Greenfield Teachers Ask District For Voice on Contract Decisions
Union president says he hopes for continued labor peace.
The effects of Governor Scott Walker's dismantling of collective bargaining has begun to take shape in the Greenfield School District, leading teachers to request a seat at the table for decisions once negotiated by their union.
During Monday's school board meeting, Doug Perry, the president of the Greenfield Educational Association, publicly requested teachers have a voice in decisions pertaining to various employment issues and policies.
They include the district's grievance procedure, the employee handbook, the school calendar and health insurance, Perry indicated during Monday's School Board meeting that was was attended by dozens of teachers and community members.
"We realize that you don't have to include us anymore. We get that," Perry told the board. "But we think to continue on the labor peace that we have had for the years that I have been here … I think it is important to involve the people that are the frontline, in the classrooms everyday."
The district has had labor peace for more than two decades, according to Perry.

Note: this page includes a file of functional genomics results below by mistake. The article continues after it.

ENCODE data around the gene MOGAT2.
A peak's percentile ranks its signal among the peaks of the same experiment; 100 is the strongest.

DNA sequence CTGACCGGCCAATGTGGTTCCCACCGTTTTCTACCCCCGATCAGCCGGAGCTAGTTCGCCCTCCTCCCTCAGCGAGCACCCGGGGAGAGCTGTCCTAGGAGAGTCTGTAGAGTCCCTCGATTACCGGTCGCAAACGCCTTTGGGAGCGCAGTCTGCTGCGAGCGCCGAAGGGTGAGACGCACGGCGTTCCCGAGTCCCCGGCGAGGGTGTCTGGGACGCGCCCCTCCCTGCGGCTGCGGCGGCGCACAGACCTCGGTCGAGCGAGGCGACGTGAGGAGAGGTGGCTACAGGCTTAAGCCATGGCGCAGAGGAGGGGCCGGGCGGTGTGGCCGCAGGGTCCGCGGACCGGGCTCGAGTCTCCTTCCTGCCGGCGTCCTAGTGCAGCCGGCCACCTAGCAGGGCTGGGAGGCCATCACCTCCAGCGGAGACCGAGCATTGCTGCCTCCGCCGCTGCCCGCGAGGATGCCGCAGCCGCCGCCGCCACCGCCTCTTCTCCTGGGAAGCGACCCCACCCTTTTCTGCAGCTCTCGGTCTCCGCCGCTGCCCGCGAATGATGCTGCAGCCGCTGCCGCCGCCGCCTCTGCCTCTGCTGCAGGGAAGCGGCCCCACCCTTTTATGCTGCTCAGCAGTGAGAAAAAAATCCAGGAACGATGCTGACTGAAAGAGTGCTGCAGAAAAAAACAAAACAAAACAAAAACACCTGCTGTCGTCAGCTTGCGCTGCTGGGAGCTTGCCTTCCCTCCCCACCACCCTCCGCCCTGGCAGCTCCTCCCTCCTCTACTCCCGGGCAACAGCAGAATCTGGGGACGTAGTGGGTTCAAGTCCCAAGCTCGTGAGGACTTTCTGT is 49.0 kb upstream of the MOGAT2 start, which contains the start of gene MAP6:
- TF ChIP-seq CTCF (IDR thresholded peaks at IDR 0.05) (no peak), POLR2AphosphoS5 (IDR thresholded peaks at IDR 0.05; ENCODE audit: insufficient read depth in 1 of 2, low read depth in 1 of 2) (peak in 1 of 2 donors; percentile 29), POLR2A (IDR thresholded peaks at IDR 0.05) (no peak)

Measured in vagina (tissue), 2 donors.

"We've had some disagreements and some contracts that have expired and things like that, but we have always been able to come to some sort of agreement," he said.
Board members did not comment on Perry's remarks because they were not part of the agenda.
This spring, Walker and the Republican-led Legislature passed a budget repair measure that effectively ended collective bargaining for most of the state's public employees. Walker and Republicans in Madison have claimed public employee unions are partly to blame for the financial problems of local school districts and municipalities.
Resident Bob Heule called on the board to do everything in its power to keep labor peace in the district.
"The one tool that he gave local government is the chain saw and that is what's going to happen to people if you use that," said Heule, referring to Walker's claim the he gave school districts and local municipalities tools to balance budgets.
"If you use a chain saw, you don't start at the bottom, you (start) from the top," Heule added. "My advice to you is that if you are going to cut something, cut the fat on the administrative staff and leave the employees alone."